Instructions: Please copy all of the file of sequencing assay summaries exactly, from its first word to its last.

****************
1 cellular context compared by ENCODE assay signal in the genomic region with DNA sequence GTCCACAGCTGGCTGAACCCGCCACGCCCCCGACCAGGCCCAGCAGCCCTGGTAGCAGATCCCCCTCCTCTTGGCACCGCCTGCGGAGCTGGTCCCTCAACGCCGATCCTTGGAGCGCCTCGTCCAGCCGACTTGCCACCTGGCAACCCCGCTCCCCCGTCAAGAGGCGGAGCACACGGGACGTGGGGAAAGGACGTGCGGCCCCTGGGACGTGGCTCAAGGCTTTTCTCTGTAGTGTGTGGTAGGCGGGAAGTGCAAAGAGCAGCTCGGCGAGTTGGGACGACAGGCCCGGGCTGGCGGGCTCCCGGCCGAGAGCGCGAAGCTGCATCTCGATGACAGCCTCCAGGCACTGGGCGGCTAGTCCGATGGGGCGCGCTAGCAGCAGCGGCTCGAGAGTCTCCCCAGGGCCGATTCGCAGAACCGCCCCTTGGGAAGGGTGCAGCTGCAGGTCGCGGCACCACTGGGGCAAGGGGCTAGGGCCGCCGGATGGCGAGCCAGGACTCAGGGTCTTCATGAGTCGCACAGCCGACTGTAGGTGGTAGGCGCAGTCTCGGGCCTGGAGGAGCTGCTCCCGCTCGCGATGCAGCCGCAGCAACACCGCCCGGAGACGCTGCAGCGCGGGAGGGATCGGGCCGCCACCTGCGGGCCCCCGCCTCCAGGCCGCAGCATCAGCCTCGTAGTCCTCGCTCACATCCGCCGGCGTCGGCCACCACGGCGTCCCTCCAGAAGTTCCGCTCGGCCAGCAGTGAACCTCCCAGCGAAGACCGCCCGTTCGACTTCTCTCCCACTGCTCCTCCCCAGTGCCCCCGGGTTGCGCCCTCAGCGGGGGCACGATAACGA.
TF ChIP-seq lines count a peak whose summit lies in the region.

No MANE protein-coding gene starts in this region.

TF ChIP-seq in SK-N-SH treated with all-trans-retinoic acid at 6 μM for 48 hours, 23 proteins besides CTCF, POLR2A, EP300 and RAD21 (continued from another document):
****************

1 cellular context compared by ENCODE assay signal in the genomic region with DNA sequence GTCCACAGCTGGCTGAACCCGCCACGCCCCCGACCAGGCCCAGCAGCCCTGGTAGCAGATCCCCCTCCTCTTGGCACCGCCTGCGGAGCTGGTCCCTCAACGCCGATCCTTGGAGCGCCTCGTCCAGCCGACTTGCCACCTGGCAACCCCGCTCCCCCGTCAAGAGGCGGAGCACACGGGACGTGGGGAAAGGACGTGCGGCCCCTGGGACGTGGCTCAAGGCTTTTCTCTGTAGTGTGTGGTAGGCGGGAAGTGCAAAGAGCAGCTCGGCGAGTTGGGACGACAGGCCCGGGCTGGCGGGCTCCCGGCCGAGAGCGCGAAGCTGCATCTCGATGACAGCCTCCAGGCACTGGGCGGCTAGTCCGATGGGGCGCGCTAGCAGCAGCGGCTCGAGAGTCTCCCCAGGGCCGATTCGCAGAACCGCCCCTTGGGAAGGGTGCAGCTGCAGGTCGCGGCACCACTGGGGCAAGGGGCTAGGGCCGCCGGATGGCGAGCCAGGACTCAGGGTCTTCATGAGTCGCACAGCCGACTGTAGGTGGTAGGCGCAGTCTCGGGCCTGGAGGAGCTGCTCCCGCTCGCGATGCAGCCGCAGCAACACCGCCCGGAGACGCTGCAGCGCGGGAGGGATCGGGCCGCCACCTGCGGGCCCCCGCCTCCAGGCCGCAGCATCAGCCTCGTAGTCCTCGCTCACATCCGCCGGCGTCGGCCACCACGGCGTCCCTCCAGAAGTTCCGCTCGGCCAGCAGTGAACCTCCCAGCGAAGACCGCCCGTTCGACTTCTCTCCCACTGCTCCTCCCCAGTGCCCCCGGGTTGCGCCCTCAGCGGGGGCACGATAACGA.
TF ChIP-seq lines count a peak whose summit lies in the region.

No MANE protein-coding gene starts in this region.

TF ChIP-seq in SK-N-SH treated with all-trans-retinoic acid at 6 μM for 48 hours, 23 proteins besides CTCF, POLR2A, EP300 and RAD21 (continued from another document):